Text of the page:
You try to tell your friends and family, who’ve been so worried about you, about this unlikely peace. But in the telling it sounds dishearteningly morbid. The embrace of a fathomless nothingness is not exactly the American Dream. In fact, it sounds suspiciously like diagnostic criterion number two for a “major depressive episode” in the APA’s Manual for Mental Disorders. There’s still not a damn thing you can see worth doing in the whole wide world. It’s just that you’ve made your peace with this.

So you go back to your secret quiet, deep inside your cocoon of misery. And you think, in that lovely hush, So this is what it’s like to be dead. It’s really not so bad.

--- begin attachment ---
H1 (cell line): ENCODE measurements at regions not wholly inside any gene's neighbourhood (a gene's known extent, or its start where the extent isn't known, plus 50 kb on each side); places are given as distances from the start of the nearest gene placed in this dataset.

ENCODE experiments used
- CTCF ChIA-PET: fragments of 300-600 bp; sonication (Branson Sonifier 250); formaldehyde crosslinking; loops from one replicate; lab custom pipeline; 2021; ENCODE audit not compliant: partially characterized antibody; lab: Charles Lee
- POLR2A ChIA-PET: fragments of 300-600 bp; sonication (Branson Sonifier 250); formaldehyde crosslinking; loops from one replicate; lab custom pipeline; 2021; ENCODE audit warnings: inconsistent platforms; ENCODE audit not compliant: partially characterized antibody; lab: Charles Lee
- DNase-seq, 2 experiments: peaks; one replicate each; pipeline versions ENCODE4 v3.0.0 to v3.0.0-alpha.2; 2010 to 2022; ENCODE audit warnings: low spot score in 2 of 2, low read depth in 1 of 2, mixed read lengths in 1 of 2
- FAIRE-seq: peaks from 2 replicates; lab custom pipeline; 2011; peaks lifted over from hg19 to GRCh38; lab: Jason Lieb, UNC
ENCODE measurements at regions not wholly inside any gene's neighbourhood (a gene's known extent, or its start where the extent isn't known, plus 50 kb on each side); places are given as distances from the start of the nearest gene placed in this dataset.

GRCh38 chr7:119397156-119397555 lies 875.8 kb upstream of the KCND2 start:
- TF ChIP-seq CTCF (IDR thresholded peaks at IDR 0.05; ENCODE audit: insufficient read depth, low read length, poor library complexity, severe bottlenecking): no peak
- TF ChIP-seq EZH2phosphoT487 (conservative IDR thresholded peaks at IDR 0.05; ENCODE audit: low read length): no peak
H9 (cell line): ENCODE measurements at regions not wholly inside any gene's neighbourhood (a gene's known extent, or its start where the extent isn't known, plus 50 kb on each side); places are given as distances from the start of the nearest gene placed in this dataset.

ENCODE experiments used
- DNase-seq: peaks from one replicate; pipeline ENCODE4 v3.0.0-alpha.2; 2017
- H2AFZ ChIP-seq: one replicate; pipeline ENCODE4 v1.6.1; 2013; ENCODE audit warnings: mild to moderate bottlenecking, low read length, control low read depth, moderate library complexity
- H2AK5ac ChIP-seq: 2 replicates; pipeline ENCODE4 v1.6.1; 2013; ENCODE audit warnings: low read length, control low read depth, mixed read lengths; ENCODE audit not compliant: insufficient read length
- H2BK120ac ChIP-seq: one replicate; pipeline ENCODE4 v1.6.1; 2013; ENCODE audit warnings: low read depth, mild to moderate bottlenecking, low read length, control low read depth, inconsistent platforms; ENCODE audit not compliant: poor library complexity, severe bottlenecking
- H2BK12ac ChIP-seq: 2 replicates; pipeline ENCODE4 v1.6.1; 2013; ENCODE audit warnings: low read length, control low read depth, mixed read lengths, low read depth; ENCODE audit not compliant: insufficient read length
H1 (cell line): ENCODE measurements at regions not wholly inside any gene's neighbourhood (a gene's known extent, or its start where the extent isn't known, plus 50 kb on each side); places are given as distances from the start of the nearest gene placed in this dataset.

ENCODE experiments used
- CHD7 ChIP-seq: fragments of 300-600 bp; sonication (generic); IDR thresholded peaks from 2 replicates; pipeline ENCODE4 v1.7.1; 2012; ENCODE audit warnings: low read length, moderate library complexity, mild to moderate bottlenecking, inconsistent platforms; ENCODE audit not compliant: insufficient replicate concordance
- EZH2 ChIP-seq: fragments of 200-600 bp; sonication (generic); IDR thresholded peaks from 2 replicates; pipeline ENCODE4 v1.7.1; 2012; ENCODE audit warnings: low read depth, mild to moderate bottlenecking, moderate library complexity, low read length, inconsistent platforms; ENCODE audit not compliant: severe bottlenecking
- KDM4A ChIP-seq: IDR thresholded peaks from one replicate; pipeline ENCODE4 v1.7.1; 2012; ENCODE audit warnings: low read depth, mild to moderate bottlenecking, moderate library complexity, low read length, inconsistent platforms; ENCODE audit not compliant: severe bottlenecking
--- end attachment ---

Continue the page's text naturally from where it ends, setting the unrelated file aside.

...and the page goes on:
In January of the brand-new millennium, two years after my mother’s death, my old friend April called from San Francisco to say happy New Year. A painter whose work I loved, she had been my classmate in the school of depression for years, and we’d often swapped tales of our darker hours with rueful camaraderie.

Now, it appeared, April had graduated. Her voice was bright, strong, and full of laughter. She was pulling together a major show, surviving the wreck of a relationship with wisdom and humor, and painting beautifully. She had joined a gym and she was buff. She was having breakthroughs in therapy. And, oh yeah, by the way: she had finally taken the plunge and gone on an antidepressant called Zoloft.

“It’s changed my life,” she told me. “I wish I’d started taking it twenty years ago.”